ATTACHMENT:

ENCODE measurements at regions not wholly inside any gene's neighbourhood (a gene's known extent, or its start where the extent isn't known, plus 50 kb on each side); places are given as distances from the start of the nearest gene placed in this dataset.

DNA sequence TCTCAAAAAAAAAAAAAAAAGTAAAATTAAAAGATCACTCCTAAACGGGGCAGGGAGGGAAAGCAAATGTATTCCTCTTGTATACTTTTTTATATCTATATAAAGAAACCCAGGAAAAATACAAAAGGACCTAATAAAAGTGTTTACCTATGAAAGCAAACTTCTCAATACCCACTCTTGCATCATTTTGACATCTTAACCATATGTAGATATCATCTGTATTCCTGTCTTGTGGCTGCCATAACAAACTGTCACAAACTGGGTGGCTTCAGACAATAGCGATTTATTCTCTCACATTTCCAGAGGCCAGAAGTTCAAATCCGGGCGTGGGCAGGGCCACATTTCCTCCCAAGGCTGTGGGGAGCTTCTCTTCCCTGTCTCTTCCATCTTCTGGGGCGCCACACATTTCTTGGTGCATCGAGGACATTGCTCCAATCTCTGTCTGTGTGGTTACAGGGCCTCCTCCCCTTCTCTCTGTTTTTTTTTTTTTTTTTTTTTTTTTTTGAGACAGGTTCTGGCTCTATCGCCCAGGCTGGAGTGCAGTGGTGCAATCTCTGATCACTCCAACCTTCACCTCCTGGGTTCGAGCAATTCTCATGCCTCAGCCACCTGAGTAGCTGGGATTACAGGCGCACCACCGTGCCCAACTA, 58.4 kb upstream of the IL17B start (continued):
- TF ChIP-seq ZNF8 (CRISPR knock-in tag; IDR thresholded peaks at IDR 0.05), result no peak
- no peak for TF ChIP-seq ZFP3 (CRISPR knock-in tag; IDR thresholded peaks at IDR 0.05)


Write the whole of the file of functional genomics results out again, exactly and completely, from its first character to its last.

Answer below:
ENCODE measurements at regions not wholly inside any gene's neighbourhood (a gene's known extent, or its start where the extent isn't known, plus 50 kb on each side); places are given as distances from the start of the nearest gene placed in this dataset.

DNA sequence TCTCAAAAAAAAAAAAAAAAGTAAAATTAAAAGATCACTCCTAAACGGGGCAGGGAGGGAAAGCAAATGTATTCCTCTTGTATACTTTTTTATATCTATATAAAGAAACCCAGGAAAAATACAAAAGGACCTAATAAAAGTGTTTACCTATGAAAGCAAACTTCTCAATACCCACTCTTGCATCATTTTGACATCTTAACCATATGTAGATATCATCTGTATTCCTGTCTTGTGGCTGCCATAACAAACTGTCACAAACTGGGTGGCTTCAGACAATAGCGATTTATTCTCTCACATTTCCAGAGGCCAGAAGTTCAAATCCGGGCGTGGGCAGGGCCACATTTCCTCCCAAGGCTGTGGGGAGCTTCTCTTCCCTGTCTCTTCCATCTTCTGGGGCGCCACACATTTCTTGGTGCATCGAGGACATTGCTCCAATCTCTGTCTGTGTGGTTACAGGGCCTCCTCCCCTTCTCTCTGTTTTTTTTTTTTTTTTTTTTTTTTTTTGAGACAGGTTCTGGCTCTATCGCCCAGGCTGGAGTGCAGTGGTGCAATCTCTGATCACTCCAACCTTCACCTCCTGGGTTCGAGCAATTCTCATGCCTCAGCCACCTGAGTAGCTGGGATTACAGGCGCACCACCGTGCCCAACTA, 58.4 kb upstream of the IL17B start (continued):
- TF ChIP-seq ZNF8 (CRISPR knock-in tag; IDR thresholded peaks at IDR 0.05), result no peak
- no peak for TF ChIP-seq ZFP3 (CRISPR knock-in tag; IDR thresholded peaks at IDR 0.05)